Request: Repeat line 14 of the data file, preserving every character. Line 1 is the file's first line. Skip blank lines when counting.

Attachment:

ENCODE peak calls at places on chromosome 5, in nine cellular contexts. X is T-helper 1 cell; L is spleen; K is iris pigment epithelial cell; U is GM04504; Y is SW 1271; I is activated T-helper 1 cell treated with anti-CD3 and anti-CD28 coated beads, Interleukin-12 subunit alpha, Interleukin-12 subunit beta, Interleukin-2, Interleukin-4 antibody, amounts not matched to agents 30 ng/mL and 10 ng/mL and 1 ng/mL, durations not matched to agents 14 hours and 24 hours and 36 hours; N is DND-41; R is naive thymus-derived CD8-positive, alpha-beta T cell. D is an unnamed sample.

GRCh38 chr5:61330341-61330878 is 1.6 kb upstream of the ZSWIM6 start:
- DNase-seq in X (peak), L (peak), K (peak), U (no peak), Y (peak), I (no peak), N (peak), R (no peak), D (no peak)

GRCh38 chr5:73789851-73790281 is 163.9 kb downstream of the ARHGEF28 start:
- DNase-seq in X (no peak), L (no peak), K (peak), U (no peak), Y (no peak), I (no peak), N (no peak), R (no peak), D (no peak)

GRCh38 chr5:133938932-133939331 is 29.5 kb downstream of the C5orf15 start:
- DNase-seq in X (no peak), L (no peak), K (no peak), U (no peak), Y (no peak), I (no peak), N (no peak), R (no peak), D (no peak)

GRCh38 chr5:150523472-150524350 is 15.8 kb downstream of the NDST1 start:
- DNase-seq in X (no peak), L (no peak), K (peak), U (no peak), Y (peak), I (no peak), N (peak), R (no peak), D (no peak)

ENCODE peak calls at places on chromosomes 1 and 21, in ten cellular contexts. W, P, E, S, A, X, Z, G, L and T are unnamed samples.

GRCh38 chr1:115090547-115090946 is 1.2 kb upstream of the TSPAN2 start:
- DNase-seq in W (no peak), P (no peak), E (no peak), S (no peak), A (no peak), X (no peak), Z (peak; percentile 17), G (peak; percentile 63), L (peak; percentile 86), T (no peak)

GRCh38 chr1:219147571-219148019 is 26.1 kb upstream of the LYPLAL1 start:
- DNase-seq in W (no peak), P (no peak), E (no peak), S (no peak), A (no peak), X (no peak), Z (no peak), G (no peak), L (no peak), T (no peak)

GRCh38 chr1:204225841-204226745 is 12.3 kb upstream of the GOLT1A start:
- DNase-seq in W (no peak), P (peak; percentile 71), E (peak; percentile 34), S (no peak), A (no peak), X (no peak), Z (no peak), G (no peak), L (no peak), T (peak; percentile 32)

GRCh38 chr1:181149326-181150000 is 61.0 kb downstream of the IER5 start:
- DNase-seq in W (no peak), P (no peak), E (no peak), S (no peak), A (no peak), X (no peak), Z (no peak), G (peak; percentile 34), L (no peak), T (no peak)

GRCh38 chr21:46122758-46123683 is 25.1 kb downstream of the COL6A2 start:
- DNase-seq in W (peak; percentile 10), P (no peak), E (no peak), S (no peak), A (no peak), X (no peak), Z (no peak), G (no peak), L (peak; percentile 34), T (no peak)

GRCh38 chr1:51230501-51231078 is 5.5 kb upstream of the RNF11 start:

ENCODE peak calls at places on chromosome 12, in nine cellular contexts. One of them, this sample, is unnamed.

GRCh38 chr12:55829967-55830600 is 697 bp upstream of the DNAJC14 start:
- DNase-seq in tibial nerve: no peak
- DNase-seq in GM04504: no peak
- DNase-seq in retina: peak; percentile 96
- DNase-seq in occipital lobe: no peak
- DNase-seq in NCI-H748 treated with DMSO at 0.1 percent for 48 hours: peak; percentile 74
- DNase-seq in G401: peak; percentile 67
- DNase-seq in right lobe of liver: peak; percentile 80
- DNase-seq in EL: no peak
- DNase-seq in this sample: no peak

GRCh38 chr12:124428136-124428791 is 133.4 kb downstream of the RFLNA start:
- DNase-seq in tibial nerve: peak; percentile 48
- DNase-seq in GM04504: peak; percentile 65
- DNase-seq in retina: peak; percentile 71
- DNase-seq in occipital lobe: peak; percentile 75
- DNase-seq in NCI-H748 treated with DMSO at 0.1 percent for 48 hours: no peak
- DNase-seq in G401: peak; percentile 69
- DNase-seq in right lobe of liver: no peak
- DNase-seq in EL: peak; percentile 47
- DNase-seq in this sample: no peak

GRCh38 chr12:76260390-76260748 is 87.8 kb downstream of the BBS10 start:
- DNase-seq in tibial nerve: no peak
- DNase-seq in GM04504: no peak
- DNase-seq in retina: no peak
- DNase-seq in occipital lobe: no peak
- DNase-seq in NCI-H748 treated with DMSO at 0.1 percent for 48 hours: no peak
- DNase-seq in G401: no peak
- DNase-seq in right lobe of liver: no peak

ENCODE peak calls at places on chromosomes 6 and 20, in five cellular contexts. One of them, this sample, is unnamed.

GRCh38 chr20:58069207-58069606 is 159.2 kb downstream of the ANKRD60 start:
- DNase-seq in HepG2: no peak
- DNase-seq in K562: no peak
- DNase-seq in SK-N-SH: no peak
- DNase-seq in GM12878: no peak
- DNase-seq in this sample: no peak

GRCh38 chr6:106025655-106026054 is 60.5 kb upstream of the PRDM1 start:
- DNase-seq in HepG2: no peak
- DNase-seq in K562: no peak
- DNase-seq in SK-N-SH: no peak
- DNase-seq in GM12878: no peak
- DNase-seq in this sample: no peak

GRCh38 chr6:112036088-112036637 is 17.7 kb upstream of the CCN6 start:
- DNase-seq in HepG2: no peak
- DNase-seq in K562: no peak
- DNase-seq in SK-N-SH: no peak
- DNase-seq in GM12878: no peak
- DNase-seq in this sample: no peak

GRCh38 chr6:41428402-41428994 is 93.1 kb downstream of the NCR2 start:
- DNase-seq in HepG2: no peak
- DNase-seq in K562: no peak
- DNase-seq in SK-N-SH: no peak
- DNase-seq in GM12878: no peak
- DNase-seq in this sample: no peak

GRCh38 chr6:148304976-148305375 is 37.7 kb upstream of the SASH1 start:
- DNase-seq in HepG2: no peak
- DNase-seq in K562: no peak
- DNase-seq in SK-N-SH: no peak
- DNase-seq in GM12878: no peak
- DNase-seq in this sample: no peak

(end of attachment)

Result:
- DNase-seq in W (no peak), P (no peak), E (no peak), S (no peak), A (no peak), X (no peak), Z (no peak), G (no peak), L (no peak), T (no peak)